Inadequate funding and poor prioritization put amphibians at risk

The mountain yellow-legged frog is nearly extinct, and was listed as endangered in 2002. FWS recovery efforts in dollars have met those of other federal agencies, but have never surpassed $250,000. State spending is negligible. Chytrid fungus is an important threat to this species, and contributes to their rapid decline along with other environmental factors, in particular pesticides. Center for Biological Diversity (CBD) filed a notice to sue FWS, in May earlier this year, over the lack of a recovery plan for this critically endangered animal.

According to the United States Fish and Wildlife Service (FWS) recovery funding figures, in 2001 over $21 million was spent on the charismatic but relatively secure bald eagle – about 7 times more than was spent for all listed amphibians combined. This majestic bird has since recovered, but hordes of invertebrate, reptile, plant and amphibian species can go for years with little funding from FWS, and receive only limited attention from other federal and state agencies. So, it is unsurprising that their status is not improving.

In the last two decades, 168 amphibian species have disappeared from the earth, and another 2,469 species (43% of all amphibians) have declining populations; their rate of extinction could be 211 times the background amphibian extinction rate (McCallum 2007). Chytridiomycosis is one driver of this extinction, along with habitat loss, invasive species and climate change, and may be responsible for the greatest disease-caused loss of biodiversity in recorded history (Skerratt et al. 2007).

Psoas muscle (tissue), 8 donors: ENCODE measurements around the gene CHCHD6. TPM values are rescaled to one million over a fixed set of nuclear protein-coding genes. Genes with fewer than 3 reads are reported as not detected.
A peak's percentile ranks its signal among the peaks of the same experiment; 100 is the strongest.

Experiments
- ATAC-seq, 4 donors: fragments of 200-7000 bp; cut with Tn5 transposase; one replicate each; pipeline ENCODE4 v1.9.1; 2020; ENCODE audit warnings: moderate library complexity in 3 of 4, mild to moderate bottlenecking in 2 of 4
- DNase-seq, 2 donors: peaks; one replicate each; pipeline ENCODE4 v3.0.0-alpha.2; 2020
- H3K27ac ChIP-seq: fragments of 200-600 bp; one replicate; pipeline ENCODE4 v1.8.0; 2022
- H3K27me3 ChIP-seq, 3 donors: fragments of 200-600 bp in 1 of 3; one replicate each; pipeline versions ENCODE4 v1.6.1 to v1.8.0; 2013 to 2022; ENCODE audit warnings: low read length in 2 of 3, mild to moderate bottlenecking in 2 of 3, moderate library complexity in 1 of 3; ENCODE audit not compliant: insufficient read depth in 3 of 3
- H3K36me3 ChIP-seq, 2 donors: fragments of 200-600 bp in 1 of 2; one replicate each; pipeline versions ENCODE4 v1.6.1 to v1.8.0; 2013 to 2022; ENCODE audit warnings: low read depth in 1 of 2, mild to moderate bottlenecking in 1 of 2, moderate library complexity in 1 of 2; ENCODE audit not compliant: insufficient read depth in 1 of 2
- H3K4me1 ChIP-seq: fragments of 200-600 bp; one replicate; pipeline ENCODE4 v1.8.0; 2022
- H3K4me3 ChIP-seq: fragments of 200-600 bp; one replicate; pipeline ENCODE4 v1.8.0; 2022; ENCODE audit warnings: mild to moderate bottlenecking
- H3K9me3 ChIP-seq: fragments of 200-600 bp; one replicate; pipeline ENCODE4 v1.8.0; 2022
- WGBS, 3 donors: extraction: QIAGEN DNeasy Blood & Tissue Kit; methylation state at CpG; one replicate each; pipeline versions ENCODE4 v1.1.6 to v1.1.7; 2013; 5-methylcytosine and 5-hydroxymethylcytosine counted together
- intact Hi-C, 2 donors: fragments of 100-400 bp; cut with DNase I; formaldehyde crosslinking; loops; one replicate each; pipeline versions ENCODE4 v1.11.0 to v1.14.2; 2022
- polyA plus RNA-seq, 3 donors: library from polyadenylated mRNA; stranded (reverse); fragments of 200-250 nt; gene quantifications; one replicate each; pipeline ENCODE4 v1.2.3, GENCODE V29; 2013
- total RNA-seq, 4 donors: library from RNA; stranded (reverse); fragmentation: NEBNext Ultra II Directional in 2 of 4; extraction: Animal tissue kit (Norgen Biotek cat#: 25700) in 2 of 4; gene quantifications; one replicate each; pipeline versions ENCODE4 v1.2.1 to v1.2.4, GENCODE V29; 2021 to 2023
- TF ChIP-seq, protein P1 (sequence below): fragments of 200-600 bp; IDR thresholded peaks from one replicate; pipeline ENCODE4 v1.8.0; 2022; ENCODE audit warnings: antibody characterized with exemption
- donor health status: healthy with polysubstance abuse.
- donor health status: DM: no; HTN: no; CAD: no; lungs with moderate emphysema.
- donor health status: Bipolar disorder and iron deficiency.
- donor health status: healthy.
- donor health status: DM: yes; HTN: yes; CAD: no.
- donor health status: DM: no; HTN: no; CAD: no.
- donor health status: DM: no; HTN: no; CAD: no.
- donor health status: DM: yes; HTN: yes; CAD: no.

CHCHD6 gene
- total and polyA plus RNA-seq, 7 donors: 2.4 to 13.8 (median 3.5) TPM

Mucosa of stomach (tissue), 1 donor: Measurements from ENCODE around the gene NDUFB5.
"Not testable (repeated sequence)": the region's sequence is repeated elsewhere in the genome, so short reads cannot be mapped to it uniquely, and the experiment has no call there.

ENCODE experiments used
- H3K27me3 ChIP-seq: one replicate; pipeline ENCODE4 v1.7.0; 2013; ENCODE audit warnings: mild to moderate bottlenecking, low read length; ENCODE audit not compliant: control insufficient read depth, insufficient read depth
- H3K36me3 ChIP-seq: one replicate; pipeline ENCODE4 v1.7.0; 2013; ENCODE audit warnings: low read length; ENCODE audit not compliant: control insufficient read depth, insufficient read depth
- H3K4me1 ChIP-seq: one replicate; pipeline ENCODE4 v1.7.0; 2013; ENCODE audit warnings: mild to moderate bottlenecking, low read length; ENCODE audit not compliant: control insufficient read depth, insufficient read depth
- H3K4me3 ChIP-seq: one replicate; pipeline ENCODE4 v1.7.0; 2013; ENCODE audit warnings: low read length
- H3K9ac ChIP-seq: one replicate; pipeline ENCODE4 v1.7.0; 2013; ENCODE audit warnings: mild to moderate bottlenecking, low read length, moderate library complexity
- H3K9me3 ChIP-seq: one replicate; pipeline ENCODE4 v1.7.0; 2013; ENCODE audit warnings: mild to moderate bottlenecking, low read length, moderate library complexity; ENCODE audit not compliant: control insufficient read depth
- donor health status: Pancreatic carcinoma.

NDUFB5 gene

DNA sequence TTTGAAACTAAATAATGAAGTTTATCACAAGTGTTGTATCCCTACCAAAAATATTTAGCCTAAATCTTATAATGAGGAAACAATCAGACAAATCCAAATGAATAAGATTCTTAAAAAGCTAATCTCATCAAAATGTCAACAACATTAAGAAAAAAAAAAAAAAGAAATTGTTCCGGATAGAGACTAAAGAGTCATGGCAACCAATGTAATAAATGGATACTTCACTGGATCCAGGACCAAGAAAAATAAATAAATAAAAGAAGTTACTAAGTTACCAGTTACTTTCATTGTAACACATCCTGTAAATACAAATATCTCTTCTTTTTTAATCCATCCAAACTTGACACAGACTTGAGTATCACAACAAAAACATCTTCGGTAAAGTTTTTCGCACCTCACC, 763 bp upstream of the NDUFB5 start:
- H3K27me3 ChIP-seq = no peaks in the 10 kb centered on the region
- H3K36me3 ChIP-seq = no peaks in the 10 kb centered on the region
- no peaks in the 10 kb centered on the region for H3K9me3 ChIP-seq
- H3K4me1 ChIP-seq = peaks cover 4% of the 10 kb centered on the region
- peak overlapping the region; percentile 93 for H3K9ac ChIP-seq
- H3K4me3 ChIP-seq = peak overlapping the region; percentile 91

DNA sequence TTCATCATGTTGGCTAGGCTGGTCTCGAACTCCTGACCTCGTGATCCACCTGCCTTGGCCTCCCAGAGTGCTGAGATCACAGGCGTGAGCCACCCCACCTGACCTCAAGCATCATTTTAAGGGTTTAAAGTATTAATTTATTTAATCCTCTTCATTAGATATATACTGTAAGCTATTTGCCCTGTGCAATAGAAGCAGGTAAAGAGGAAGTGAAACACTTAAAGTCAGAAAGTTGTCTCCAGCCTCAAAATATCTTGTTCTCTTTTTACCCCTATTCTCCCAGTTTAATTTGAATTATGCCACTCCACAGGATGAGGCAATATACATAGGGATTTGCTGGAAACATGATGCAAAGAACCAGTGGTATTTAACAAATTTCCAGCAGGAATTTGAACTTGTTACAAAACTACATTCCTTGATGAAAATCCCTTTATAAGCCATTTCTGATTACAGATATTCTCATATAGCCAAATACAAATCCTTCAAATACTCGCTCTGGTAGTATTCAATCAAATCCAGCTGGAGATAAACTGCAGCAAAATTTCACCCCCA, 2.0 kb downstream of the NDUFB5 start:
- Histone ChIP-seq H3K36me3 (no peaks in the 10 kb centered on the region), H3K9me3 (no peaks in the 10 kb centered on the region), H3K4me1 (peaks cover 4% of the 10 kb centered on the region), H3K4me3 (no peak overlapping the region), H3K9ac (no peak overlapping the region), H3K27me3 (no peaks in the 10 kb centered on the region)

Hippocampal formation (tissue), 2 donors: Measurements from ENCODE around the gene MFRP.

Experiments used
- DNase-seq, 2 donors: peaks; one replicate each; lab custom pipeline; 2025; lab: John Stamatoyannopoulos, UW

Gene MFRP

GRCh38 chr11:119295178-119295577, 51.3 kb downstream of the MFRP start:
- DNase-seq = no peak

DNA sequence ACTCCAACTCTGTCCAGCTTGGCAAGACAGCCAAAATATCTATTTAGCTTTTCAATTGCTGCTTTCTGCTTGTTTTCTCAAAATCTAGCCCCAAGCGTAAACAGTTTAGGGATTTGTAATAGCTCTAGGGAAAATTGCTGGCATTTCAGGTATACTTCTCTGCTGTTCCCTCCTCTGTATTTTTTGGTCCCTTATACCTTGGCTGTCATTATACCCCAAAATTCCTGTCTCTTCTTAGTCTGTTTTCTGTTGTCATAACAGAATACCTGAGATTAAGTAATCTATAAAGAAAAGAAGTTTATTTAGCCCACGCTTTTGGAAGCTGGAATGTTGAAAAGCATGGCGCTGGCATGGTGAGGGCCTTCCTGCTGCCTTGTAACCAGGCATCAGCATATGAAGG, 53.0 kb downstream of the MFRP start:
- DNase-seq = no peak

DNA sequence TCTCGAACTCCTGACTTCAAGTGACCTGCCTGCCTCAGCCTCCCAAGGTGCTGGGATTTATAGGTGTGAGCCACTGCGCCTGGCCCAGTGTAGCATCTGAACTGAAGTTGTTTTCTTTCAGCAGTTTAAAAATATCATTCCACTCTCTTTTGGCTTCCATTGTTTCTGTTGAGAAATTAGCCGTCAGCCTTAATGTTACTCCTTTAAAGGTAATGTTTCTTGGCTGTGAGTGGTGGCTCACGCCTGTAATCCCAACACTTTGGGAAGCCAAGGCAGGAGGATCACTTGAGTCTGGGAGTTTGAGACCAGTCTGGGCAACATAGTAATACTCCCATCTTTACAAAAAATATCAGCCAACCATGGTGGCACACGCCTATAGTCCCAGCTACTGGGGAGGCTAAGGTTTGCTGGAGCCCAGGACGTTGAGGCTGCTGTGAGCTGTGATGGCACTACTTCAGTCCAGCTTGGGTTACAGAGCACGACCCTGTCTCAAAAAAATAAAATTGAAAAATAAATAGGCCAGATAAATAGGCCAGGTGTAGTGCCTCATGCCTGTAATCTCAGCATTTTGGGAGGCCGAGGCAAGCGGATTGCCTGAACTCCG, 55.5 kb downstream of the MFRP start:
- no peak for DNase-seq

This impoverishment of global amphibian species should raise the priority of remaining amphibians in conservation efforts here in the U.S., in part because each species we have now represents an element of biodiversity even more unique in nature. Unfortunately, based on data from Recovery Reports to Congress, it appears that amphibians are not being appropriately prioritized. Although overall spending on amphibians has risen from 0.3% of total FWS recovery spending in 1989 to 2.7% in 2009, with 2 times more species listed, funding patterns remain highly inconsistent (graphed below).

Figure 1: Global FWS recovery funding for federally listed amphibians. Spending is erratic, and the overwhelming majority of amphibian species rarely receive more than $500,000 for their recovery. (Click to admire graph in its full glory.)

In particular, 5 species – the California tiger salamander, the Barton Springs salamander, the California red-legged frog, the Arroyo toad, and the Santa Cruz long-toed salamander – monopolize FWS funds. For instance, the Barton Springs salamander of Texas benefited from a $1,800,000 peak in recovery funding in 2004, coincident with SOSA v. EPA, brought against the Environmental Protection Agency (EPA) by CBD and Save Our Springs Alliance (SOSA). The lawsuit’s premise was an alleged EPA violation of the Endangered Species Act due to failure to ensure registered pesticides did not jeopardize the Barton Springs salamander.